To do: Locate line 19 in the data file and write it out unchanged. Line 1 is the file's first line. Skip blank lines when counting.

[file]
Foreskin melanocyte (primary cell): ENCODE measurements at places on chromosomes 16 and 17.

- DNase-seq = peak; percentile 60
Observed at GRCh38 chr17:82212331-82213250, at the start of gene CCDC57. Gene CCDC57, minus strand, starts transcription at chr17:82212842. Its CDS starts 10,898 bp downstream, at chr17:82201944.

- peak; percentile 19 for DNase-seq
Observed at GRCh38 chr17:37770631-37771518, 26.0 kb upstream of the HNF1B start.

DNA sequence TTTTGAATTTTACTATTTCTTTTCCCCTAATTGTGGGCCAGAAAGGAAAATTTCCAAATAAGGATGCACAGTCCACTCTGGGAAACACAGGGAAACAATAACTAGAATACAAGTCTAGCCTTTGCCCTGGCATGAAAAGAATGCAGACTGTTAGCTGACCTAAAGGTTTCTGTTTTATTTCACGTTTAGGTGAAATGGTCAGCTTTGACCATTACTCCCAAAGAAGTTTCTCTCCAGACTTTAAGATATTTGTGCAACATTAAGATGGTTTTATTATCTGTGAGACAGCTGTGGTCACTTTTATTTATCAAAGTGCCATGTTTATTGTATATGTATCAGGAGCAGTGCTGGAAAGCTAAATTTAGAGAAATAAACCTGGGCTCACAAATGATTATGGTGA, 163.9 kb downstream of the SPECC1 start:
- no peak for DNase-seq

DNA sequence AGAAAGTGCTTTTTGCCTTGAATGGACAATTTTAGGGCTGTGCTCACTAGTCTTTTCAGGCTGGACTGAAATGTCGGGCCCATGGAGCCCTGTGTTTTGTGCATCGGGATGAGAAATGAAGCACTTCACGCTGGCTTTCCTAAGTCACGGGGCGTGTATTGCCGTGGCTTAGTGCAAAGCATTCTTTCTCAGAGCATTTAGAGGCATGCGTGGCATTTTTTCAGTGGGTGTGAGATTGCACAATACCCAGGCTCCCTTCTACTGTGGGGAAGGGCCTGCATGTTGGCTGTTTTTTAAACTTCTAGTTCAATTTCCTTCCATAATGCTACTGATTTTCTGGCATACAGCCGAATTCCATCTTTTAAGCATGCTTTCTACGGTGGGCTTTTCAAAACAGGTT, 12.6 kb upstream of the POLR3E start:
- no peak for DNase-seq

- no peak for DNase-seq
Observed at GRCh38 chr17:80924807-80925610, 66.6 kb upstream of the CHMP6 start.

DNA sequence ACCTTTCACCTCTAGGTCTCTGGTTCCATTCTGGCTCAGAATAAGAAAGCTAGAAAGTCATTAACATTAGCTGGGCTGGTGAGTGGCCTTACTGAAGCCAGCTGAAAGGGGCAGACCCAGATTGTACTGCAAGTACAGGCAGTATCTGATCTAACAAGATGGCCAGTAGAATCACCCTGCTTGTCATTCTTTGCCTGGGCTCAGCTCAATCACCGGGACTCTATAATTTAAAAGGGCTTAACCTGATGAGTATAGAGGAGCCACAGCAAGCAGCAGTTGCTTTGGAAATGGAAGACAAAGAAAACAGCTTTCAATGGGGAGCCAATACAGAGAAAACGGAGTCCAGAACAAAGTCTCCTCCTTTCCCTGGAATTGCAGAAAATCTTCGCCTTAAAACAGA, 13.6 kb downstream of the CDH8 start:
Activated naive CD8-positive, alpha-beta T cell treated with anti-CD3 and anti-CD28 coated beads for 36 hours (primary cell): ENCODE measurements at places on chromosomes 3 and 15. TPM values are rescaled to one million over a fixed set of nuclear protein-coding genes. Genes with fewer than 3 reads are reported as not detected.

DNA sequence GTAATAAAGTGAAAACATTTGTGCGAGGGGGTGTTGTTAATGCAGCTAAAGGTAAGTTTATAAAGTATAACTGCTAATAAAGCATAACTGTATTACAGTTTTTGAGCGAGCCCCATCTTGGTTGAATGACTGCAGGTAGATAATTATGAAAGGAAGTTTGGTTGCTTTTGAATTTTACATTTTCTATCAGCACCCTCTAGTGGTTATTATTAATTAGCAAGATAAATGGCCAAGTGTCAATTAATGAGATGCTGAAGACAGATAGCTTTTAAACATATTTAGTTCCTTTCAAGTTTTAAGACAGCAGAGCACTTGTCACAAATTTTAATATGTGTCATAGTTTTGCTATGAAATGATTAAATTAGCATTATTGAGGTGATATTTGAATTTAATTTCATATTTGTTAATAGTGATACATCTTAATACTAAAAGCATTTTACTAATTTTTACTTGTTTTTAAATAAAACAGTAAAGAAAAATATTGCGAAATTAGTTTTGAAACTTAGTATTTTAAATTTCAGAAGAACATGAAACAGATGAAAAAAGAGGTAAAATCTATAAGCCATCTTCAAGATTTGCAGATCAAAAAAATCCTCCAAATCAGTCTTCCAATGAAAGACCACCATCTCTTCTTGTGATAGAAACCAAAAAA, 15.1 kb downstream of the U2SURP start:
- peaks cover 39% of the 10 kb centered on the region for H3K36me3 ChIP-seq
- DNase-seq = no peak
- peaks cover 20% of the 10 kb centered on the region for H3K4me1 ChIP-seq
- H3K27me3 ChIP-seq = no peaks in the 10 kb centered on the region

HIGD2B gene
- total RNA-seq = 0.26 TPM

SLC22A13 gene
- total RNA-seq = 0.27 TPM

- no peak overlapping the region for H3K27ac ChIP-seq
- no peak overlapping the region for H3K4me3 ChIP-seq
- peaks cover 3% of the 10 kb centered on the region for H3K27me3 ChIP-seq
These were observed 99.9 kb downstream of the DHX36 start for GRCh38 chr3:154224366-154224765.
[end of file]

HIGD2B gene